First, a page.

• FX markets have seen USD lead much of the price action, with the USD-index residing in negative territory (-0.4%), amid touted profit taking after Friday's NFP inspired gains
  • Looking ahead, there is no tier one data scheduled out of the US and as such focus will instead fall in potential comments from ECB's Mersch and Fed's Rosengren
  • Treasuries decline, extending losses seen Friday after better than expected employment and wage growth in October payrolls report; week’s auctions begin with $24b 3Y notes, WI 1.265%, highest since 2011, vs 0.895% last month.
  • China exports fell 6.9% in October in dollar terms, a bigger decline than estimated by all 31 economists in a Bloomberg survey, while weaker demand for coal, iron and other commodities helped push imports down 18.8%, leaving a record trade surplus of $61.6b
  • Banks may need to raise $1.2 trillion to avert another Lehman moment, according to the FSB, which said most systemically important lenders must have total loss- absorbing capacity equivalent to at least 16% of risk- weighted assets in 2019, 18% in 2022
  • The scale of the global oil and gas industry’s spending cuts are making another surge in energy prices possible by diminishing future supply, Saudi Vice Minister of Petroleum & Mineral Resources Prince Abdulaziz bin Salman said.
  • Goldman folded its money-losing BRIC fund and merged it last month with a broader emerging-market fund, saying it doesn’t expect “significant asset growth in the foreseeable future”
  • Credit Suisse may need to cut bonuses by as much as 60% this year because of losses incurred by a writedown, according to calculations made by Schweiz am Sonntag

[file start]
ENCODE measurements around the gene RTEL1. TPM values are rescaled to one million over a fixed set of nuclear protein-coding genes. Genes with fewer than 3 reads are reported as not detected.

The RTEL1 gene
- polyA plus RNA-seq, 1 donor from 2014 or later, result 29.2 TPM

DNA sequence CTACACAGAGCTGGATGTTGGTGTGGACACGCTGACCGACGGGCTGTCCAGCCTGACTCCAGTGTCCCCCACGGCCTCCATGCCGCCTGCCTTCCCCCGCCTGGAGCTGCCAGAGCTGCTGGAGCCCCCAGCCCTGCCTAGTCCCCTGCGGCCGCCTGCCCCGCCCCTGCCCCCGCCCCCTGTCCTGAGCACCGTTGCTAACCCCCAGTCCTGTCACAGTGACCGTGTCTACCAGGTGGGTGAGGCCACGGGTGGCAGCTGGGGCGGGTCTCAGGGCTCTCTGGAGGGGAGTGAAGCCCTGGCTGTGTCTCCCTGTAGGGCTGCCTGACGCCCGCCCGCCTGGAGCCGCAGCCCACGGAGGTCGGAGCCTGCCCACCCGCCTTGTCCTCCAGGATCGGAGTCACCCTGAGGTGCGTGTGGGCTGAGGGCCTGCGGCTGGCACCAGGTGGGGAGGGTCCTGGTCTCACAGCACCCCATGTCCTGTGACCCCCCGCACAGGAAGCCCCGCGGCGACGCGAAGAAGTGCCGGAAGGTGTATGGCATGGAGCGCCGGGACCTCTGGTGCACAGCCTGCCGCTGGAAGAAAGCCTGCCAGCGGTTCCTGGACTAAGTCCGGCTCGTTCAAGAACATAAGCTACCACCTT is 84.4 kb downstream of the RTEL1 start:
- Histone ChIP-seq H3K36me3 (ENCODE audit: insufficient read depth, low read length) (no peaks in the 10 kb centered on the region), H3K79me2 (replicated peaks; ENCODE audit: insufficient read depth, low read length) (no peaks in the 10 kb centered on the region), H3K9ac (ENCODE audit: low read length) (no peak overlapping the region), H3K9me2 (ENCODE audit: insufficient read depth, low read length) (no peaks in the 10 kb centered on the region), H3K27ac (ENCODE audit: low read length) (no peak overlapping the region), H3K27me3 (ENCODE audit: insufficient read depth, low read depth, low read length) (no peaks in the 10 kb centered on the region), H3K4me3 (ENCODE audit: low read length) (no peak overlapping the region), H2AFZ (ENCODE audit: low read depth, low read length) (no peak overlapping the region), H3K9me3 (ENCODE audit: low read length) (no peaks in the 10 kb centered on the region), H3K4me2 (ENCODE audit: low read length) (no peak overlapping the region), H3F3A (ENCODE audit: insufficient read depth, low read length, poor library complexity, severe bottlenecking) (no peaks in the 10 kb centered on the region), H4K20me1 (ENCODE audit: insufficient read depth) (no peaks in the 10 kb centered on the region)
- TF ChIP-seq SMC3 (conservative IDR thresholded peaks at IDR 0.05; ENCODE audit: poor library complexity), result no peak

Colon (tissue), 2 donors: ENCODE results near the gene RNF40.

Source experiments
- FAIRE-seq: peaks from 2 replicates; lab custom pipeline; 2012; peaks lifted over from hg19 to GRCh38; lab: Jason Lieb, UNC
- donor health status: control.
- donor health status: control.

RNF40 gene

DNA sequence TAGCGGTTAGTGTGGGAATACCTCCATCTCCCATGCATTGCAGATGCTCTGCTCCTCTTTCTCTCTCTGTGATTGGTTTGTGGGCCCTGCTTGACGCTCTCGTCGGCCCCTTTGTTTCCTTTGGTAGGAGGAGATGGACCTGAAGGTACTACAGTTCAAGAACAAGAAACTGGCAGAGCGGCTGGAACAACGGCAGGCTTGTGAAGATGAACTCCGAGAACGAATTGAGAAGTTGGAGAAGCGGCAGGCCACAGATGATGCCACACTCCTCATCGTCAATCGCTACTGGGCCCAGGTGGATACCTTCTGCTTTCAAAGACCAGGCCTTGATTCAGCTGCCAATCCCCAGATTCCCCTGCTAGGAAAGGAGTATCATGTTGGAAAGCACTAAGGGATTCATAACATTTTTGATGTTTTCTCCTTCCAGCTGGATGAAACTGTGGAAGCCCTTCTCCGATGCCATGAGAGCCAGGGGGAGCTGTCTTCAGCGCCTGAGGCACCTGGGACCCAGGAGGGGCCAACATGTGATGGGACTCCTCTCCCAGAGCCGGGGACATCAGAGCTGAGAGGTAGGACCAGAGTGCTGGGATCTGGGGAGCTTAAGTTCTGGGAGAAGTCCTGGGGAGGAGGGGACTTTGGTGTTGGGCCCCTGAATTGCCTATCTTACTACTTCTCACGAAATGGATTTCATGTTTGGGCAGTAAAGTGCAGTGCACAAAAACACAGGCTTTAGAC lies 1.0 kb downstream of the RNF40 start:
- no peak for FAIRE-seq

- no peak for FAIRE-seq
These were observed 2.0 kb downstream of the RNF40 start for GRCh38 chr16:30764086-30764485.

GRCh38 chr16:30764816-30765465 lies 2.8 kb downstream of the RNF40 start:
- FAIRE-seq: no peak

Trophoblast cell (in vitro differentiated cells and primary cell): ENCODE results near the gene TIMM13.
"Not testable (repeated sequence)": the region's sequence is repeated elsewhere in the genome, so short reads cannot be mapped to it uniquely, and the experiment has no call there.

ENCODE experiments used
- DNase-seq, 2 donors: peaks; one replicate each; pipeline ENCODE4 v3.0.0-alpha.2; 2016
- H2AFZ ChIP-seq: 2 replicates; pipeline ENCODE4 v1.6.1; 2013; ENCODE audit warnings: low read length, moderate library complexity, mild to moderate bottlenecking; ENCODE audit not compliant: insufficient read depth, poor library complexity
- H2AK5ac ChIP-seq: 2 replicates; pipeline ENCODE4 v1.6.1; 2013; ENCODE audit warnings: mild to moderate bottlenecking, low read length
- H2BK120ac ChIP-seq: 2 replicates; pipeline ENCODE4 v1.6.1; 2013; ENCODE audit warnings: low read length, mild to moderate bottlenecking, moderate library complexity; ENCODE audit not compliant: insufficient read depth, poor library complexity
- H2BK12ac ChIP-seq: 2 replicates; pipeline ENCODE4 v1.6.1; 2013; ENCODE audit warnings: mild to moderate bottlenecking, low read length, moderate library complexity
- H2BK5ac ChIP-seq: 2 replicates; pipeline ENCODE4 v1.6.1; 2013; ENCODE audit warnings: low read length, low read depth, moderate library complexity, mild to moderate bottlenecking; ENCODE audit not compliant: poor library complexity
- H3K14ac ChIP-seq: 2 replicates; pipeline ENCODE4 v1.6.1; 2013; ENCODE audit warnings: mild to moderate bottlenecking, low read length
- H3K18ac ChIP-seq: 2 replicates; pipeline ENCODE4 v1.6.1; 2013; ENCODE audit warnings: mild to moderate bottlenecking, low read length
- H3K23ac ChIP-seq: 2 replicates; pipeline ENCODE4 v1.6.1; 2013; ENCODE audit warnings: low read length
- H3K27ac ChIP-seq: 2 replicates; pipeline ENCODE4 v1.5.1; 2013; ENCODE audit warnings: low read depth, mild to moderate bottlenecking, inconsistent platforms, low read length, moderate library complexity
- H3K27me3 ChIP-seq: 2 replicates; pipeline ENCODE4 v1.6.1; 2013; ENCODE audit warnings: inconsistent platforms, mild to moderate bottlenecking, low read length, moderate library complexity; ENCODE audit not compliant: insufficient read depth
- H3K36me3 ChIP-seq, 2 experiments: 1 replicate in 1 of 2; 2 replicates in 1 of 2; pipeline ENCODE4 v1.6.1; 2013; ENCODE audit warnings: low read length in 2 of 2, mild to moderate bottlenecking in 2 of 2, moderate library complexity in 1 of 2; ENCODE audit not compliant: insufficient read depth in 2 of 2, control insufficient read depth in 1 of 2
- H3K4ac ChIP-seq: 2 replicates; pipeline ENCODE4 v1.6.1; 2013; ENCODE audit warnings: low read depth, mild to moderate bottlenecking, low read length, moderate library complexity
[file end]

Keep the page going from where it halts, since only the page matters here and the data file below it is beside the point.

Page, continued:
• Dutch Prime Minister Mark Rutte warned the U.K. against leaving the EU, saying that life outside the world’s biggest trading bloc would harm Britain’s status as a global financial center
  • Rutte also complained that eastern European nations such as Poland, Hungary and Slovakia are not taking in refugees to the same extent as countries in western Europe
  • Portugal’s Socialists approved plan to join forces with 3 other parties and oust PM Passos Coelho’s administration, raising prospect of new govt committed to speeding the reversal of spending cuts tied to the country’s international bailout
  • Sovereign 10Y bond yields rise. Asian, European stocks mostly lower, U.S. equity-index futures decline. Crude oil and gold higher, copper little changed

US Event Calendar

  • 10:00am: Labor Mkt Conditions Index Change, Oct. (prior 0)
    • MBA Mortgage Foreclosures, 3Q (prior 2.09%)
    • Mortgage Delinquencies, 3Q (prior 5.3%)
  • 1:00pm: U.S. to sell $24b 3Y notes

Central Banks

  • 12:00pm: Fed’s Rosengren speaks in Portsmouth, R.I.

Market Wrap

  • S&P 500 futures down 0.2% to 2089
  • Stoxx 600 down 0.4% to 379
  • MSCI Asia Pacific down less than 0.1% to 134
  • US 10-yr yield up 2bps to 2.34%
  • Dollar Index down 0.22% to 98.95
  • WTI Crude futures up 0.6% to $44.55
  • Brent Futures up 0.8% to $47.79
  • Gold spot up 0.4% to $1,094
  • Silver spot down 0.2% to $14.76

DB's Jim Reid completes the overnight wrap